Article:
Urologic Oncologist Advocates for Prostate Cancer Screening

Compton Benjamin, M.D., Ph.D., RESD '09, warns against eliminating PSA-based prostate cancer screening for African Americans and other high-risk populations.

Compton Benjamin, M.D., Ph.D., RESD ’09, assistant professor of urology at GW’s School of Medicine and Health Sciences (SMHS), regularly treats patients for everything from kidney, prostate, and testicular cancer to kidney stones and erectile dysfunction. But his special interest is in bladder cancer, a subject that captivated him during his urologic oncology fellowship at the National Cancer Institute in 2010.

“As a fellow, I worked on a project that involved a mouse model for treating superficial bladder cancer using a proprietary substance,” Benjamin said. “It showed that we could eradicate cancer in the bladder by using a substitute for Bacillus Calmette-Guérin.”

Since joining the SMHS faculty in 2011, Benjamin has focused on teaching and clinical practice, but he is looking forward to getting back into research with a Phase 1 clinical trial for his interleukin project. “In medicine, a person comes in front of you and you try to deduce what the problem is and fix it. You get instant gratification when you’re successful,” Benjamin says. “But research is often just one small subject that you’re trying to expand the knowledge about to infinity. That can be frustrating, but it can also be very exciting.”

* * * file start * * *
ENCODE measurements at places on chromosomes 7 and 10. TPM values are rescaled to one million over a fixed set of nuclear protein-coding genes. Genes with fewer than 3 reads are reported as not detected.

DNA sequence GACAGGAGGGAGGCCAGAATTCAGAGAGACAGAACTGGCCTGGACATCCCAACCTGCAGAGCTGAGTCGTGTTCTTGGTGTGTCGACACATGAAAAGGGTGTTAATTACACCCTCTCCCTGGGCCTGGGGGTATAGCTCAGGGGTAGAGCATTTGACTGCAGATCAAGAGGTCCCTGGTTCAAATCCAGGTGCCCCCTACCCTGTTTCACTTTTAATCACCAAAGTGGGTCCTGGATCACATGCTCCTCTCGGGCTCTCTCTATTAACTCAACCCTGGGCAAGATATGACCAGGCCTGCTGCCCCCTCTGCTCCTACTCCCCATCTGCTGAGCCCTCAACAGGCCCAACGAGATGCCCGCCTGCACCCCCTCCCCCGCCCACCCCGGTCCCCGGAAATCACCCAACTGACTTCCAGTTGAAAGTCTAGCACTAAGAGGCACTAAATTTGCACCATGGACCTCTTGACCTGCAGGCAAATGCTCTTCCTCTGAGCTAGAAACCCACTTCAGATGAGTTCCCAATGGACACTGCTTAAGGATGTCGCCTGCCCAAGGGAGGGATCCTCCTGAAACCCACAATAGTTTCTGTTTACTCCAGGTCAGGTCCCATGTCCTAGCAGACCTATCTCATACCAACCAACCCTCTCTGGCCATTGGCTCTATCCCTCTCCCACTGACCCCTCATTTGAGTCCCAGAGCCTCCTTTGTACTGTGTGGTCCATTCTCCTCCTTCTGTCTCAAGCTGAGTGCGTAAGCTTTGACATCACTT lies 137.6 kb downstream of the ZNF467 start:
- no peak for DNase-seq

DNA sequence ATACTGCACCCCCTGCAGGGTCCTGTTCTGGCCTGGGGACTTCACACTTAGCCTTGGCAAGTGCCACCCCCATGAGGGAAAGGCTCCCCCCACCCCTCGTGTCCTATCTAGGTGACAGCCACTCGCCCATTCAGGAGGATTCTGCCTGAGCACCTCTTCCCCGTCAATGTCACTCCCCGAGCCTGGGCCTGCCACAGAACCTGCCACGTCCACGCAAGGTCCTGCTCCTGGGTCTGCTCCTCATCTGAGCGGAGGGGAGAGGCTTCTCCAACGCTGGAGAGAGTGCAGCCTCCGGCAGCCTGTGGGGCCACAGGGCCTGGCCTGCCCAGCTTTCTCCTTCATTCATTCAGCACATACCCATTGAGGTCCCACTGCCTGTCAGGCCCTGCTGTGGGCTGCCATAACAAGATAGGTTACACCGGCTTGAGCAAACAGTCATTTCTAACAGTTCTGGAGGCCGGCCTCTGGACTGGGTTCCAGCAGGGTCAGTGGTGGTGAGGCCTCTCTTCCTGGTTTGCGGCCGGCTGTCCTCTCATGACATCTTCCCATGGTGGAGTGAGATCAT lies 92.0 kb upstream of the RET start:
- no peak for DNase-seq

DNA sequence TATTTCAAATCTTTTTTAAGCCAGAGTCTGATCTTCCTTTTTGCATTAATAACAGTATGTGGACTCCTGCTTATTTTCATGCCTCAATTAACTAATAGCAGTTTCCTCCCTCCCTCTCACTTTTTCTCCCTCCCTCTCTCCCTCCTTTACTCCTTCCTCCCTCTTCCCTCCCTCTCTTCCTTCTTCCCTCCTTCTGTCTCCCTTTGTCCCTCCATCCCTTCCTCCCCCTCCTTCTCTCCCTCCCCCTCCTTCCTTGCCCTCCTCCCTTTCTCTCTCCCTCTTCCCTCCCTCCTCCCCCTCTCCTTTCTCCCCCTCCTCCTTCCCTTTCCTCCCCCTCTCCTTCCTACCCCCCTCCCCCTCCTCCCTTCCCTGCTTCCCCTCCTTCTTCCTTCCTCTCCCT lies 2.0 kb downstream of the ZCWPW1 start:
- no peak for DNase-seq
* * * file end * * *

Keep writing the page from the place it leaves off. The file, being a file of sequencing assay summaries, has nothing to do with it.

Benjamin, a Queens, N.Y. native, says he enjoys the collegial atmosphere at SMHS. “Not just within urology, but also within the other departments that you can collaborate with,” he says. He is particularly grateful to have had the opportunity to team up on complex surgical cases with talented colleagues such as James Robinson, M.D., associate professor of obstetrics and gynecology at SMHS and director of minimally invasive gynecologic surgery at the GW Medical Faculty Associates (MFA), and Vincent Obias, M.D., assistant professor of surgery at SMHS. “You have so many different organs in close proximity  to each other [in the body],” says Benjamin. “When something goes wrong you can have three experts put their heads together, while still protecting their own organ, and solve the problem,” he says.

When he’s not practicing medicine or conducting research, Benjamin can be found advocating for the reversal of the 2012 U.S. Preventive Services Task Force recommendation against PSA-based screening for prostate cancer. “The African American population has almost twice the risk of getting prostate cancer as the general population, and also the risk of having more aggressive disease,” he says. “I think we can help by making sure that we don’t completely eliminate screening, because this high-risk population can really benefit from it.” Benjamin and Thomas Jarrett, M.D., chair of the Department of Urology at SMHS, presented these recommendations at the Prostate Health Education Network’s (PHEN) African American Prostate Cancer Disparity Summit on Sept. 19. “The PHEN conference was a great forum for us to talk about the need to continue screening,” says Benjamin, “especially in patients that are African American or have a family history of prostate cancer and thus have a higher risk of dying of prostate cancer.”

Find more information about the SMHS Department of Urology here.